Using a rule-based platform for organ allocation and process automation
This ability to develop and implement rules and to make changes to them quickly forms the foundation of the allocation scheme. “Being able to make use of these rules effectively is where IBM Business Process Manager on Cloud comes into play,” says Mr. Powell. “We’ve found the tool not only integrates well with Operational Decision Manager on Cloud, it also integrates well into our existing systems, which is really important to capturing workflow and implementing changes quickly. We recapture both the workflow and the decision-making capability in Operational Decision Manager to actually enable the allocation to happen.”
NHSBT recently reached a critical milestone: the first transplant of an organ—a heart—allocated according to a new scheme developed using IBM Business Process Manager on Cloud (BPMoC) for process optimization and IBM Operational Decision Manager on Cloud (ODMoC) as the rules engine for the allocation scheme itself.
Mr. Powell and his team built the heart/lung allocation scheme workflow in BPMoC, which enables NHSBT’s 24-hour operational center to monitor the status of an organ offer—whether it’s been accepted or rejected—and manage the subsequent workflow. In the case of a rejection, that means moving rapidly from one potential recipient to the next until a suitable recipient is identified.
And where BPMoC and ODMoC operationalize rules and processes, the IBM Blueworks Live (BWL) software, a SaaS offering, allows NHSBT to constantly evaluate new processes and models. “Blueworks Live has enabled us to capture workflow information in an accessible and understandable format so that we can both improve implementation planning and articulate to a wider audience how the actual allocation scheme works in practice.” That wider audience includes statisticians, analysts, those with regulatory responsibilities and the NHSBT operational center, as well as stakeholders in IT.
BWL, BPMoC and ODMoC are the first business-critical applications NHSBT has moved to the cloud, a move Mr. Powell attributes to his organization’s need to focus on its mission—making sure that as many people as possible receive needed organ transplants—rather than technology. “For us, the cloud is about letting other people worry about things like how many virtual machines we need to run in which data center.”
Optimizing transplant outcomes
On average, four to five donors become available each day in the UK, and each of those donors will donate between 2.5 to 4 organs, so NHSBT is looking to utilize its cloud-based platform for more than just heart and lung allocation schemes. Next is a national transplant waiting list that can be accessed by clinicians from their mobile devices, enabling them to register a new patient or change a patient’s status in near real-time.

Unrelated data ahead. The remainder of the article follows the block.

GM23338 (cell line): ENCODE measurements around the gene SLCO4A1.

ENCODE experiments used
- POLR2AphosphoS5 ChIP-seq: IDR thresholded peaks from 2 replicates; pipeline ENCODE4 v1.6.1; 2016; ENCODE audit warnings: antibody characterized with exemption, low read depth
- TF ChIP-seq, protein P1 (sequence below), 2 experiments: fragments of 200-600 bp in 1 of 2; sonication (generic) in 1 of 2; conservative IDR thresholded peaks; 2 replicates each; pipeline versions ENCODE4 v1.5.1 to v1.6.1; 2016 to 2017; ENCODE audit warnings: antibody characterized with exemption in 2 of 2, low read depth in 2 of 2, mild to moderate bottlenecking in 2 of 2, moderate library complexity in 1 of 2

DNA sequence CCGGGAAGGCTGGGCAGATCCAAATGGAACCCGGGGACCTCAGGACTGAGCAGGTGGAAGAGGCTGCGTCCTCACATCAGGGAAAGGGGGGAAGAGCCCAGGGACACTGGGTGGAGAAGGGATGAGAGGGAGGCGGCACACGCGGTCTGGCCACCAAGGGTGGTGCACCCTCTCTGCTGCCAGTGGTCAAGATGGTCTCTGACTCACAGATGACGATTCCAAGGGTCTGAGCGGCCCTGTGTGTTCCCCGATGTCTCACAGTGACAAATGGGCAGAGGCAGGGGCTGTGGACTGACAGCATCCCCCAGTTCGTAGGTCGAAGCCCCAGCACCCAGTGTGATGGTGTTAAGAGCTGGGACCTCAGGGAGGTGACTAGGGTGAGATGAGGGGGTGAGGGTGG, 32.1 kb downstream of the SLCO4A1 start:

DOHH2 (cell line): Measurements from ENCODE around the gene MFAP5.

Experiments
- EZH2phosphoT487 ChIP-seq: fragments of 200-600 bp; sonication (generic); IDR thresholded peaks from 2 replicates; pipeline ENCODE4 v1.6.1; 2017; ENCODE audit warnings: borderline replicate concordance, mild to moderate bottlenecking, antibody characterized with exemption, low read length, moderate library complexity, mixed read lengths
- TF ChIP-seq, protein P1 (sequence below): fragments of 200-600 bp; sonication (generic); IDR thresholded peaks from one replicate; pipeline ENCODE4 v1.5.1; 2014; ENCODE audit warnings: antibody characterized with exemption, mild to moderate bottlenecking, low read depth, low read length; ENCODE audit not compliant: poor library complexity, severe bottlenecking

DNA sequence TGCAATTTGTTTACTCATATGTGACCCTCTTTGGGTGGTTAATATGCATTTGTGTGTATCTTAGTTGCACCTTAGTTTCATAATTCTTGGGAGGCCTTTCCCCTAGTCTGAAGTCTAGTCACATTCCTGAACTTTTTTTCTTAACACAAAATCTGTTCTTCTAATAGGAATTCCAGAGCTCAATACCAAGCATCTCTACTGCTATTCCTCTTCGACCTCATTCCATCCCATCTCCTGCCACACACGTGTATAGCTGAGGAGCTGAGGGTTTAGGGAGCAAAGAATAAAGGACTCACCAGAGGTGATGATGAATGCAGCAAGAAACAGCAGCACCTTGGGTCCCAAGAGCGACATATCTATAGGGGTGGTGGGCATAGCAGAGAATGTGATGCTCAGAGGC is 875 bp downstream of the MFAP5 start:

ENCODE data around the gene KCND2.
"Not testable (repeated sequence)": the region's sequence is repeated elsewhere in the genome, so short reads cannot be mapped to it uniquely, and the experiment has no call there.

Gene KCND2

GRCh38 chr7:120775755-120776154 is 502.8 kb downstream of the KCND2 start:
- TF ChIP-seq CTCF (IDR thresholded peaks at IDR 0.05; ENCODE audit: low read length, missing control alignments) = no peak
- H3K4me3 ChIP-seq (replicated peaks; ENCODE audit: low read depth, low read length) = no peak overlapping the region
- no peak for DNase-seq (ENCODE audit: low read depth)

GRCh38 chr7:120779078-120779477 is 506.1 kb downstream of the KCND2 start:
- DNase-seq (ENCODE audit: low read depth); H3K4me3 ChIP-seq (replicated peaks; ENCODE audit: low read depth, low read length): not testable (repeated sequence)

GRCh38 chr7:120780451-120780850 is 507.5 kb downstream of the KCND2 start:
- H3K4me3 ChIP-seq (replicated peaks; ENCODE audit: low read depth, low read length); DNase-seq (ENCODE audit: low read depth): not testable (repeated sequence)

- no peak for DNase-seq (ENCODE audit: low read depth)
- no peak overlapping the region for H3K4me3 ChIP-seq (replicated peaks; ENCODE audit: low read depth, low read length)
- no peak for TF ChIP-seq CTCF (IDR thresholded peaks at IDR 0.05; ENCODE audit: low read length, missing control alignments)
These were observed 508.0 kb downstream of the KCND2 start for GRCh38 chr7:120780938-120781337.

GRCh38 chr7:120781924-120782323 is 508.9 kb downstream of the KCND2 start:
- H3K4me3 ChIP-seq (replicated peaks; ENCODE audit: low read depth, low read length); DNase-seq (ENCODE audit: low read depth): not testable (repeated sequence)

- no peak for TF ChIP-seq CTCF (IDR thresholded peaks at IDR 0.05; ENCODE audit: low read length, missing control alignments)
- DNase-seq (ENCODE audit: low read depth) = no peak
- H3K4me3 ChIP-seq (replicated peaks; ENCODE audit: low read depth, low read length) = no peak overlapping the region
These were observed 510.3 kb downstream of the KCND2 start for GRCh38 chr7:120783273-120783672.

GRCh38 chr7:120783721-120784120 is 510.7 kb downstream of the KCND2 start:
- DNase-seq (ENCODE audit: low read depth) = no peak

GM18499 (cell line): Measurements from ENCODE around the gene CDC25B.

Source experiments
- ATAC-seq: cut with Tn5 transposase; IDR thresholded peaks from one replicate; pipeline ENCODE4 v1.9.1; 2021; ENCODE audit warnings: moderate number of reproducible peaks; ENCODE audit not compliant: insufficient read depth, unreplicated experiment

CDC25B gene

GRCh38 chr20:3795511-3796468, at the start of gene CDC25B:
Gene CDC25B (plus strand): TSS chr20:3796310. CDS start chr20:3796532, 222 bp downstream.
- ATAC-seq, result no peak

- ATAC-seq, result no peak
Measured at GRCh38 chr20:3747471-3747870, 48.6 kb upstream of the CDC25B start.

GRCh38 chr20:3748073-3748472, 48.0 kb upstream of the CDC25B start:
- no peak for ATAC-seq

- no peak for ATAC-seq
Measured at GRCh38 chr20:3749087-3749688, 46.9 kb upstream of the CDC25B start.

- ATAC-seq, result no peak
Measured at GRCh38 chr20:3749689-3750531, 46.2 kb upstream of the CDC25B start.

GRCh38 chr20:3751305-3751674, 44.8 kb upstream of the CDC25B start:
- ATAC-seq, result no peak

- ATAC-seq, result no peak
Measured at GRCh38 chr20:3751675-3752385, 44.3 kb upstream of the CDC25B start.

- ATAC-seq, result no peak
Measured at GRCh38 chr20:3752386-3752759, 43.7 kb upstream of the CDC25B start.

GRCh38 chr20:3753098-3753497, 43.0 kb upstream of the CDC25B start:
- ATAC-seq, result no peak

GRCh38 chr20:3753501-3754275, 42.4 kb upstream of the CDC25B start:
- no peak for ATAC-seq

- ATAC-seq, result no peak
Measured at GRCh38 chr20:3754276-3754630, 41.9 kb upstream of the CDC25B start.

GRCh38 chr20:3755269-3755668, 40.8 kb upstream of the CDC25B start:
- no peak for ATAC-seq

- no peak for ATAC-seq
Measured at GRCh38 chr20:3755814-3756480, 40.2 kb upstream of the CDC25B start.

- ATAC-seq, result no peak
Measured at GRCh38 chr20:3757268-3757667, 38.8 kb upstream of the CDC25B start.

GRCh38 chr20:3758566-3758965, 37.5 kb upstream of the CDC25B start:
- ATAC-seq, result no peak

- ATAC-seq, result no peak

Also in development is a liver allocation scheme, which is expected to increase the number of liver transplants by approximately fifty annually. “That’s fifty lives saved or significantly transformed,” says Ms. Johnson, who interacts with surgeons in the development of allocation schemes. She credits newfound agile development capabilities facilitated by BPMoC and ODMoC platforms with improving responsiveness to surgeons’ input.
“It’s the clinicians who design the schemes, and then we work with them to turn that into something that’s implementable,” she says. “If I talk to them about cloud platforms they have no clue what I’m talking about. But surgeons certainly understand it when I tell them we can adapt allocation schemes incrementally and routinely based on new data or research; we don’t need years anymore. That’s enormously valuable to them.”
On the IT side, Mr. Powell envisions an expanding role for data in the development of allocation schemes and, in the long term, the emergence of a self-learning IT environment. “Will the nature of the data going into the system inform the way we design allocation schemes in the future? Could we get to a point where the system is almost learning for itself and helping us achieve the competing demands of equity of access and organ utility over time? I think yes. We absolutely see this as being a step towards more intelligent allocation schemes over time.”
“We seek balance,” says Ms. Johnson. “We seek to ensure that everyone has equal access or equal opportunity for a transplant should they need one. Every improvement we make to our allocation schemes ensures that we make best use of all the organs that are available and maximize the number of years people will live with a transplant. That matters profoundly.”
The recent heart transplant represents the start of a technology-driven business process management journey at NHSBT. It just so happens that, in this case, the outcomes are literally life-and-death. But the challenge of doing more with less is universal, with organizations in both the public and private sectors grappling with how to allocate scarce resources to achieve their own set of critical outcomes. Regardless of whether an organization operates in the public or private sector, whether a life, an application delivery deadline or the on-time delivery of a customer’s order is at stake, business process management—leveraging technology to identify, understand and optimize both internal and outward-facing processes—is critical to setting any organization up for success.